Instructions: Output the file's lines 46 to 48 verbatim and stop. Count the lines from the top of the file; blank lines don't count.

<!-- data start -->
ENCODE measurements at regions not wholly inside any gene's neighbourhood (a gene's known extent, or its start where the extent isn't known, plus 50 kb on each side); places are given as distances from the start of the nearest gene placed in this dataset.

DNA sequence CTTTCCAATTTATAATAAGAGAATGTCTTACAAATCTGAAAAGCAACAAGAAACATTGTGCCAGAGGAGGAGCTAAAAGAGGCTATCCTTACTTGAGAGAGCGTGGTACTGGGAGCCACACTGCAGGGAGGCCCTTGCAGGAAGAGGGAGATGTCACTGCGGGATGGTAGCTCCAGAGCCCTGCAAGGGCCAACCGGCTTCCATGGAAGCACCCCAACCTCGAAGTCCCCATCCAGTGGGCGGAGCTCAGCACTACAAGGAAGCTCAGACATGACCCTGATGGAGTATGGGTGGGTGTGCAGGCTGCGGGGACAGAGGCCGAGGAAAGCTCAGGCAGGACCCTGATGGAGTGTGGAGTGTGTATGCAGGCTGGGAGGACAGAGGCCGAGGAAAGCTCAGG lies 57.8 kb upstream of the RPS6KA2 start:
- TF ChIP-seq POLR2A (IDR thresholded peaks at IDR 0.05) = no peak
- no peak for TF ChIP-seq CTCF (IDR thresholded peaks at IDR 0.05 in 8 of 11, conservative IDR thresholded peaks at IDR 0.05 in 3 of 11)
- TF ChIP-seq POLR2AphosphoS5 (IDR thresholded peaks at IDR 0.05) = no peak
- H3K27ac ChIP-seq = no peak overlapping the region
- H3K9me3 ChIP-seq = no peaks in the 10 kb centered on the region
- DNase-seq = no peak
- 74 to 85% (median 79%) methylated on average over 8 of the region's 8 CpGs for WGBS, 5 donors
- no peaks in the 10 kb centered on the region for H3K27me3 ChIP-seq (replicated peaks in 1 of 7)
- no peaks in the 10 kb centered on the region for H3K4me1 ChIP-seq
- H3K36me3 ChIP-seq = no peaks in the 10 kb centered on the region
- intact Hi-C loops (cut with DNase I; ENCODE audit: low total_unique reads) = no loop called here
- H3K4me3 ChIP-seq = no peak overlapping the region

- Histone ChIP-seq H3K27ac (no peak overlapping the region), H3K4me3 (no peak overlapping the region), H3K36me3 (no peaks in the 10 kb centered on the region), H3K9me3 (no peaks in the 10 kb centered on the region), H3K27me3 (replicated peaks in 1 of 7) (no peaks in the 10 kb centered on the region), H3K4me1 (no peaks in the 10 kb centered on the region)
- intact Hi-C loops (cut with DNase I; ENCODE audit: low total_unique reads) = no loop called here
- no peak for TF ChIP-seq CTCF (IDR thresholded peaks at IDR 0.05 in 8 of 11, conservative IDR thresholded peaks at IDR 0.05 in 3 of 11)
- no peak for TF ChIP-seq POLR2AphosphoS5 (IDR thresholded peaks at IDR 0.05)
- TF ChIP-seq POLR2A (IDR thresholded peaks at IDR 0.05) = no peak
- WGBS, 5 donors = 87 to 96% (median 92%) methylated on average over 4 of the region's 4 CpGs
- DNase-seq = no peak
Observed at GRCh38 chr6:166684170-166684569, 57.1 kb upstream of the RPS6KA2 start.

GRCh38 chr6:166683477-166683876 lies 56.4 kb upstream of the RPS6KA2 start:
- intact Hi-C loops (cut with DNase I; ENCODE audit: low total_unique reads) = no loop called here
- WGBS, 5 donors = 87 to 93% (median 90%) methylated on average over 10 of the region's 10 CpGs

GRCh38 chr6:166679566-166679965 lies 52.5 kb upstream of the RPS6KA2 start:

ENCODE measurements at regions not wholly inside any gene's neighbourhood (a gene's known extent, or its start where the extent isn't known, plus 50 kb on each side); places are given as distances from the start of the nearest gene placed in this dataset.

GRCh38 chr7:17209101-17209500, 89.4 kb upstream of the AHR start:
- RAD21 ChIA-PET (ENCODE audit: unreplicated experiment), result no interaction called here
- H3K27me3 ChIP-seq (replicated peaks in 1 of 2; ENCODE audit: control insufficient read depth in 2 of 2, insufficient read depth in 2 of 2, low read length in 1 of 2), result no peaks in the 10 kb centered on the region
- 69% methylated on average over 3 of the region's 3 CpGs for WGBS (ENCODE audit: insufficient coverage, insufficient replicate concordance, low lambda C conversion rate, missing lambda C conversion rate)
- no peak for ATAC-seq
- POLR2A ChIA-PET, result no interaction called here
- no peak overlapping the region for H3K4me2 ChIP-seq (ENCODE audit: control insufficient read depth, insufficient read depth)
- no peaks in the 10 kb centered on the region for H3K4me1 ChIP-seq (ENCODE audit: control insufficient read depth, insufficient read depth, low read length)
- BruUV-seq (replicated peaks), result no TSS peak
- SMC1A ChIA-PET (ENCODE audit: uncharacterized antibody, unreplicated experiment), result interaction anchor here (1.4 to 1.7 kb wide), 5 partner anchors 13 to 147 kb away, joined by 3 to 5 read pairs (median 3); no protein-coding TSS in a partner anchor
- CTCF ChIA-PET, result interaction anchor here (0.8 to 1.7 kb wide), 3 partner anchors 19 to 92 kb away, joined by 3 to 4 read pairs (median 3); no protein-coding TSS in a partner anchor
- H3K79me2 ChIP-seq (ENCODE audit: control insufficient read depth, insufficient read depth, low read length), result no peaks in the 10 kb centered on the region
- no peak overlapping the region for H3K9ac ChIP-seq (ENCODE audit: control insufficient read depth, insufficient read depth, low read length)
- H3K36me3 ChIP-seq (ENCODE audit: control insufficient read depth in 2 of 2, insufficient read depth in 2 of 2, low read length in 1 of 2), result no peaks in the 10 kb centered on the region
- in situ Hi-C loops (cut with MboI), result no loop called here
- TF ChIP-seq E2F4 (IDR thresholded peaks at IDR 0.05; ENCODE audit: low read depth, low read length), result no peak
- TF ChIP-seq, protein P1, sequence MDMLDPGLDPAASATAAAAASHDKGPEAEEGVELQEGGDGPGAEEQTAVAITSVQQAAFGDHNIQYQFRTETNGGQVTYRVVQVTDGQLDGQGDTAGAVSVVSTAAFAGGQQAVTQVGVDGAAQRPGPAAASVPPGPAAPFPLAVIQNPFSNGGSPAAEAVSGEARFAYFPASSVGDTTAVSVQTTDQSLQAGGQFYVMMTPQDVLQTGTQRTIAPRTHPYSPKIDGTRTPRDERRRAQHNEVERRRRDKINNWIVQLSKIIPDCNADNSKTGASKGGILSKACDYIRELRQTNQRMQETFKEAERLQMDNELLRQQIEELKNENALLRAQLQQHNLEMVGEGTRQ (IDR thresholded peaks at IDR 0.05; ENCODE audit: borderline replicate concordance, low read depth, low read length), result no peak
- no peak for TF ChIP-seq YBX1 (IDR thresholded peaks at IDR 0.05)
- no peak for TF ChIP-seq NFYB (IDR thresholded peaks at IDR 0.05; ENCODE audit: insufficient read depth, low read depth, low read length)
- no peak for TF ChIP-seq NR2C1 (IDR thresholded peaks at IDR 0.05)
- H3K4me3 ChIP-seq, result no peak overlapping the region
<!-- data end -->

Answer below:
- no peak for TF ChIP-seq NFYB (IDR thresholded peaks at IDR 0.05; ENCODE audit: insufficient read depth, low read depth, low read length)
- no peak for TF ChIP-seq NR2C1 (IDR thresholded peaks at IDR 0.05)
- H3K4me3 ChIP-seq, result no peak overlapping the region